Poe won’t allow FOI bill to be watered down

By Jelly F. Musico

MANILA, March 9 (PNA) – Sen. Grace Poe on Sunday vowed not to allow any move to water down the Freedom of Information (FOI) bill that the Senate is set to pass on third and final reading on Monday.

”We will not allow moves to water down or make this bill ineffective. What I can say to our countrymen is that I will protect this version of FOI in the Senate,” Poe said.

Poe is also hoping that the House of Representatives will keep its promise to work on its own version right after the passage of the bill in the Senate.

”What is important is the credibility of the people in our government and our justice system wherein those who commit crimes will be punished,” Poe said.

The Senate passed the measure (Senate Bill 1733) on second reading Monday last week after concluding the period of amendments.

”This measure will arm the public with the tool to scrutinize government transactions to ensure the highest interests of our people and the country,” Poe, chairperson of the Senate committee on public information and mass media, said.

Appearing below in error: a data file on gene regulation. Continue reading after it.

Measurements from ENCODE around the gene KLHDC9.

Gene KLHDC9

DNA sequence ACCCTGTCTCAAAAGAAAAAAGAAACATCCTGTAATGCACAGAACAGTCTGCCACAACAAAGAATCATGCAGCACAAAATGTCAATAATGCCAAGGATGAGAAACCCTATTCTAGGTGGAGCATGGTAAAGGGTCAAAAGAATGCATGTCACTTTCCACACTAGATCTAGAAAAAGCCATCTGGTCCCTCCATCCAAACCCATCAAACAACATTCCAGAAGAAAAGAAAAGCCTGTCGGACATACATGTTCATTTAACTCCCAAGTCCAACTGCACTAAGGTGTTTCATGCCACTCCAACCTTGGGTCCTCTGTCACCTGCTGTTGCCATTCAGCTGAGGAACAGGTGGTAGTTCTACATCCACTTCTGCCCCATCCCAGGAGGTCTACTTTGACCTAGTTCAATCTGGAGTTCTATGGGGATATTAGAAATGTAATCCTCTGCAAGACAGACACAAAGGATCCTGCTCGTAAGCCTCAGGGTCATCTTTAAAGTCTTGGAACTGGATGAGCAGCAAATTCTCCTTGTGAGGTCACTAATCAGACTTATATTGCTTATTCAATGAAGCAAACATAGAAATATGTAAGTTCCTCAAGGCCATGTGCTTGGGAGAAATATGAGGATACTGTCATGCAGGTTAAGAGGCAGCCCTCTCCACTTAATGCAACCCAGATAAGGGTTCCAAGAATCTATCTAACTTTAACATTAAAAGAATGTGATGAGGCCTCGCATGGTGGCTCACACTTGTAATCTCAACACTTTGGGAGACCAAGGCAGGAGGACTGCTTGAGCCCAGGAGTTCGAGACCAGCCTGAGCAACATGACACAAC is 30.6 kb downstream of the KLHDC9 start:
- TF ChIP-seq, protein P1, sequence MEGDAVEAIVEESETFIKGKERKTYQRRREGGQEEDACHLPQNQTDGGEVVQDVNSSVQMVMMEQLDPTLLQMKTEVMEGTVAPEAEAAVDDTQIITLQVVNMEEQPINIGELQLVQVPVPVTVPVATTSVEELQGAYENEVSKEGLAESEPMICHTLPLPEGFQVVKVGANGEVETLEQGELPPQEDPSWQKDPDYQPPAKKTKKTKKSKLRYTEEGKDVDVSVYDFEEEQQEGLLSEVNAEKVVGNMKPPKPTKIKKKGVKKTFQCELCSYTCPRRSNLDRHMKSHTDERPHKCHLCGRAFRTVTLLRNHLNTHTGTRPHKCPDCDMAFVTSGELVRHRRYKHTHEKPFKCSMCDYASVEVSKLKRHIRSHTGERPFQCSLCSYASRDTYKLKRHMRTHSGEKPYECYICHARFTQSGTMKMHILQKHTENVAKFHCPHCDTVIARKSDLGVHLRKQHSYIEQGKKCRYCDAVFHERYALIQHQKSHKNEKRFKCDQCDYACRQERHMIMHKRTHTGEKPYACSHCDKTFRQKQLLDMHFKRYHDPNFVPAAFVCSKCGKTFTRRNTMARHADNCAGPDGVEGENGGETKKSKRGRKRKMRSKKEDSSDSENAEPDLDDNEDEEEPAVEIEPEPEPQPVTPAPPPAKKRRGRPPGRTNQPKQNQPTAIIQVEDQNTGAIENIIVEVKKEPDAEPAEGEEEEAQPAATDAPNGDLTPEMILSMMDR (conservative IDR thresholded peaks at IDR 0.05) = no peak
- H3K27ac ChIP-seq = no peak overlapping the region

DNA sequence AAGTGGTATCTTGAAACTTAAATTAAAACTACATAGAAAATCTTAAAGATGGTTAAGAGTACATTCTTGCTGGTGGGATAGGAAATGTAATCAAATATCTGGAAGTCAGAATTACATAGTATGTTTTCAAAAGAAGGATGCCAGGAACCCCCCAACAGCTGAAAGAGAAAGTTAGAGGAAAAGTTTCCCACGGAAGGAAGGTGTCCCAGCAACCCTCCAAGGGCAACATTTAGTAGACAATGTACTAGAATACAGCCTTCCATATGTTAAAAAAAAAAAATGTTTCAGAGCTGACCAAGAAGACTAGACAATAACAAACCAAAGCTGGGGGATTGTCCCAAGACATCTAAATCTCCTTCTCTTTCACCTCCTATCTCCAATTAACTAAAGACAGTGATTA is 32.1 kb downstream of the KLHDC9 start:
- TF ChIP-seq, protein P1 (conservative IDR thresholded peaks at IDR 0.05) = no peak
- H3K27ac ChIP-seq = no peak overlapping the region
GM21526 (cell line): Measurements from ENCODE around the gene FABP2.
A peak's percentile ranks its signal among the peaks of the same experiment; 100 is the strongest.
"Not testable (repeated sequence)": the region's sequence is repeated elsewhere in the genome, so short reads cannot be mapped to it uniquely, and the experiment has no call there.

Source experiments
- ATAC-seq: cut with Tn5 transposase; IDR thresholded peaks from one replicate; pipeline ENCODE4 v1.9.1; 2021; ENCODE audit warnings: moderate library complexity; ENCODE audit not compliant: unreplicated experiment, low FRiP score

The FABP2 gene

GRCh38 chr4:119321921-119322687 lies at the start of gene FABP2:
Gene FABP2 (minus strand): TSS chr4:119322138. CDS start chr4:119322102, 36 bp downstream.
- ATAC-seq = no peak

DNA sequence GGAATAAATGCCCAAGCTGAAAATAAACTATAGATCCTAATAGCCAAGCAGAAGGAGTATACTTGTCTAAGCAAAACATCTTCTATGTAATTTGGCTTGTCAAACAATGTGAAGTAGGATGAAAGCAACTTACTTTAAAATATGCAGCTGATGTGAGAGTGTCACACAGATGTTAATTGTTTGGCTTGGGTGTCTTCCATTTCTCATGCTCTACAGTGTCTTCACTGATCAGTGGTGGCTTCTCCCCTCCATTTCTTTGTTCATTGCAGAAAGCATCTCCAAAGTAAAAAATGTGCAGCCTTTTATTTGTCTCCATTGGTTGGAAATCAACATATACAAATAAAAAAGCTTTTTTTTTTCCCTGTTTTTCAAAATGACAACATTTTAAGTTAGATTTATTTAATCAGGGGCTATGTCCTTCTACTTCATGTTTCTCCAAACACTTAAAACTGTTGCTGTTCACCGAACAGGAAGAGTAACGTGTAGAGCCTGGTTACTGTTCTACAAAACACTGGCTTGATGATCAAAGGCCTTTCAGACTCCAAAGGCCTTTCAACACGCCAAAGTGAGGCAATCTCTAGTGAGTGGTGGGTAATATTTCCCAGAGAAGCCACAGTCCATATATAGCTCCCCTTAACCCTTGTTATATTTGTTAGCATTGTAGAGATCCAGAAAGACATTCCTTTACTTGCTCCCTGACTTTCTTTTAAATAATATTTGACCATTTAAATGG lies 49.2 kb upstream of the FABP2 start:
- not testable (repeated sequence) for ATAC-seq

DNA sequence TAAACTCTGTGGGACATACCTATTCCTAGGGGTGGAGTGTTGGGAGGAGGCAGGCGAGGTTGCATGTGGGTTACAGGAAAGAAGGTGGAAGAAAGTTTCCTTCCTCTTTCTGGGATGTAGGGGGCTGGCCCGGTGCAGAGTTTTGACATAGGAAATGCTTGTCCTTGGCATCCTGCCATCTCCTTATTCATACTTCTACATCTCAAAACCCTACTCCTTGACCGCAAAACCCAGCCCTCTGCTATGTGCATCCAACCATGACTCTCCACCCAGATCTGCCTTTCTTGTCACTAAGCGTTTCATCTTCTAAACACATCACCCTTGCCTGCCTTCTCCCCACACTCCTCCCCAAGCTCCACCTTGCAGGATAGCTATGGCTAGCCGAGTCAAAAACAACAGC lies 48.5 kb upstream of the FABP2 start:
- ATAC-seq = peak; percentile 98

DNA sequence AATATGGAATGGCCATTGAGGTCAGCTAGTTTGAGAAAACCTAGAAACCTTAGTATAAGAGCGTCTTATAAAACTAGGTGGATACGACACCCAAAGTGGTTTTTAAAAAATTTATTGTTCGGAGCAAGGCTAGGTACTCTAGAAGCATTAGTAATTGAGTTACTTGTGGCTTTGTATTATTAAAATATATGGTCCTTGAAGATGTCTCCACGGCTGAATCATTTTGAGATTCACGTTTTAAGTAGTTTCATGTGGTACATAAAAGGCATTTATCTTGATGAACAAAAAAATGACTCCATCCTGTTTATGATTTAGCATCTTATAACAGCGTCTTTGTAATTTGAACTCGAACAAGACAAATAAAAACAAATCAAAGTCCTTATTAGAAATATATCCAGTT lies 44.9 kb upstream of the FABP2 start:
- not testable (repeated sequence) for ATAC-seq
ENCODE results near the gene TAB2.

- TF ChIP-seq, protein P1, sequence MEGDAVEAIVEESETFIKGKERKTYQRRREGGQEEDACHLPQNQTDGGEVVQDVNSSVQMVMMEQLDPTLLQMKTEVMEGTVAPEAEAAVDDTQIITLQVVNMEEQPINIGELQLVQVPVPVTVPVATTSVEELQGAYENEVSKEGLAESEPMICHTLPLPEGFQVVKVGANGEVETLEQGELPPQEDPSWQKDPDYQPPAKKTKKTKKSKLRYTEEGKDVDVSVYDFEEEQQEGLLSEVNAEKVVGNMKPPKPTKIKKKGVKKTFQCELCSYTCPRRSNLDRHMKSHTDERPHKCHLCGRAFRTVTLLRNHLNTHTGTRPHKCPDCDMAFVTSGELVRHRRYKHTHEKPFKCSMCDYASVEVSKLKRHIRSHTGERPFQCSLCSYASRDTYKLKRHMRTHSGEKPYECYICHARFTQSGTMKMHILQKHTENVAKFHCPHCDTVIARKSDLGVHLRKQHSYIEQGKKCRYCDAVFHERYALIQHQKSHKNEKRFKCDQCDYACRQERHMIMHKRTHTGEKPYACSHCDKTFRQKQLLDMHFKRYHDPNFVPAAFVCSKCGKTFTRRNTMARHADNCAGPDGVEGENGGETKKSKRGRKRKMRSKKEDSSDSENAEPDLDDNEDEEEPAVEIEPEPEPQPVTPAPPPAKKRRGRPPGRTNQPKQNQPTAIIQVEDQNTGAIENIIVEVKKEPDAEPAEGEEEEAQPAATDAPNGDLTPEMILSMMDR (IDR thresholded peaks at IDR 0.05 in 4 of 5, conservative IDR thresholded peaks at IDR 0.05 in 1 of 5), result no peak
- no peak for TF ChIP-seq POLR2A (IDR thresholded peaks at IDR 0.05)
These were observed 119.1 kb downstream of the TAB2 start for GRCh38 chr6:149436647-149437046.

Among the amendments to the FOI bill are the tightening of the provision on personal privacy and sensitive personal information by defining its parameters.

The senators also approved amendment on the expansion of the concept of national security by including health pandemics and similar situations reflecting the modern definition of national security.

The mandatory posting by government agencies in their official websites of the Statement of Assets, Liabilities and Net Worth of officials with salary grade 27 or higher has also been included in the controversial bill.

The FOI measure shall allow every Filipino citizen to request and be granted access to any record or information that is under the control of the government, subject to reasonable exceptions.

Poe assured that the executive privilege, specifically issues discussed in a closed door meeting of the President with Cabinet members will remain under the Senate version.

”But once it becomes a document, it can be considered confidential,” Poe clarified.

The Senate version is a consolidation of 12 bills, including the indirect petition of the advocacy group Right to Know, Right Now! Coalition. (PNA)